Digital Innovation Reader Revenue
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WSJ creates AI paywall that decides when readers are ready to subscribe

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For the last four years, The Wall Street Journal has been building an AI paywall that adapts to reader behaviour and decides how many free (sample) articles they should get access to.

The Wall Street Journal’s paywall houses a machine-learning algorithm that measures reader activity across 60 variables including visit frequency, recency, depth, favoured devices and preferred content types. This forms a propensity score, a unique subscription probability, that then helps inform how many sample stories users can access.

In short, reader activity shapes how much Wall Street Journal content they can sample.

Over the last few years, the WSJ has operated a deliberately leaky paywall that has served as a sandbox of data collection and subscription sale experiments. Reader subscription intent is measured on three levels, as Wells said: “They are cold, warm and hot, like Ronseal, it does what it says on the tin.”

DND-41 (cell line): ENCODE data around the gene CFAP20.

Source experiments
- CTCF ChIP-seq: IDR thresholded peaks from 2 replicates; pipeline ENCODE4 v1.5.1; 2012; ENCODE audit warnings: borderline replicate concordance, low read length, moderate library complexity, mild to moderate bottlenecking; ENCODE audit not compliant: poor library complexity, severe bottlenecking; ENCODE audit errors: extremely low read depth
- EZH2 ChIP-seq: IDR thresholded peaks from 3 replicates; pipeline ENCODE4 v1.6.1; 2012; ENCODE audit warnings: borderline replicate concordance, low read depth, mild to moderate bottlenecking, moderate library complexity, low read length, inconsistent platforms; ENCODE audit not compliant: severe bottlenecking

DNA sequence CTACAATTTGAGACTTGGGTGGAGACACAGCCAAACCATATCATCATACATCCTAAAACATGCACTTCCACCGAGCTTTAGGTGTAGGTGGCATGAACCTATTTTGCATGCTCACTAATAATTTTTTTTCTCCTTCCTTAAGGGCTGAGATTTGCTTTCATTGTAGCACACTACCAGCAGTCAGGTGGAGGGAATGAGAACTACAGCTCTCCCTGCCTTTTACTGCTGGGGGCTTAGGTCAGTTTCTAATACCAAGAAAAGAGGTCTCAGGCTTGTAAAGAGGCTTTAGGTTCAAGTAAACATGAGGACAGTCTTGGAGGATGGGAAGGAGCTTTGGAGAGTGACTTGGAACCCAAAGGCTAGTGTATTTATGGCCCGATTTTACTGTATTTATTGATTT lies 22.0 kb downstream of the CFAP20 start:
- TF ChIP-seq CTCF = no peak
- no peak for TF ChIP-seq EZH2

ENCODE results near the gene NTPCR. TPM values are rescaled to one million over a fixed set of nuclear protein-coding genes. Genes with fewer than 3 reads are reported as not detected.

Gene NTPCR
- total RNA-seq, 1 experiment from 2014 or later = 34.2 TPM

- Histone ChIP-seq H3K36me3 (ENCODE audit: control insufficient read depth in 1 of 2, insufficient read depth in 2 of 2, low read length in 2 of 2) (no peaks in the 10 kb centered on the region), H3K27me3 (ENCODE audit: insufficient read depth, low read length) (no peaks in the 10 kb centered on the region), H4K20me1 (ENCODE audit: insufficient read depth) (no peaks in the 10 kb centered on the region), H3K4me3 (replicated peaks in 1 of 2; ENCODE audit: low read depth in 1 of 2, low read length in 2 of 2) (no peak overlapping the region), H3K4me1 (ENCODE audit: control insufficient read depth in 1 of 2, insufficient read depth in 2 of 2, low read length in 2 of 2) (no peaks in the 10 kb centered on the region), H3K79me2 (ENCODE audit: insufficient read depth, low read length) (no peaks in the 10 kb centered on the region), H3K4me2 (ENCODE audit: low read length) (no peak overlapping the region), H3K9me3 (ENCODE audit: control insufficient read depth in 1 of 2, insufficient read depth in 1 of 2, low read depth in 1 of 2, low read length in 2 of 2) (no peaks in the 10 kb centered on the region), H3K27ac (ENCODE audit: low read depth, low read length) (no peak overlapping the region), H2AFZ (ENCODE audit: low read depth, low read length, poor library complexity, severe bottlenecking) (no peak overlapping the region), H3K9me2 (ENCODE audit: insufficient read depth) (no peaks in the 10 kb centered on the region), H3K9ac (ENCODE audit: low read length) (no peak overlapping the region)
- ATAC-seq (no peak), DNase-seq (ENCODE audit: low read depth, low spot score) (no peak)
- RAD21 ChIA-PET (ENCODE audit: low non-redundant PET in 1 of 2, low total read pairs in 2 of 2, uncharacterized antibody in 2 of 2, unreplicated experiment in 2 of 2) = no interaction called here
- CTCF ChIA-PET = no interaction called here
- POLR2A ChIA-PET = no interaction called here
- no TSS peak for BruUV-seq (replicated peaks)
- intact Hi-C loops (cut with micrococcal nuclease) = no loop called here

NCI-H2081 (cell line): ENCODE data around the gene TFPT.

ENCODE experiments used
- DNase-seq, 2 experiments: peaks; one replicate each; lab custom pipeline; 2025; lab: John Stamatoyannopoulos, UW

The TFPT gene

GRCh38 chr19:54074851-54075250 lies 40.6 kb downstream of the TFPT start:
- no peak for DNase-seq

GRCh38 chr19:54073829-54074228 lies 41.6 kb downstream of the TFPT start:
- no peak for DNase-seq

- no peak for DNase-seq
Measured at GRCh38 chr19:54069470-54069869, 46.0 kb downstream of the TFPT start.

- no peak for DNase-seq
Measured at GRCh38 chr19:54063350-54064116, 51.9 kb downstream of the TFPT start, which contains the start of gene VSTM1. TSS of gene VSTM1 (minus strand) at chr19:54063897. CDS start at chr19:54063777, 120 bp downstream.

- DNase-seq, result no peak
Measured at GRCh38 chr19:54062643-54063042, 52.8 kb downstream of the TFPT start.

He described its model like this: “We are a dynamic paywall, we can flex based on audience but as far as the consumer sees, we are a freemium paywall.”

The principle is to “sample content to people that we know need it”. By doing so their likelihood of subscribing will rise.

It was once the remit of the newsroom to decide which stories should be opened to non-subscribers. “The decision of whether a piece of content was locked or open was made by the newsroom.”

Wells said this marked a “cultural shift in the business” that has now seen editorial alleviate its control of this section.

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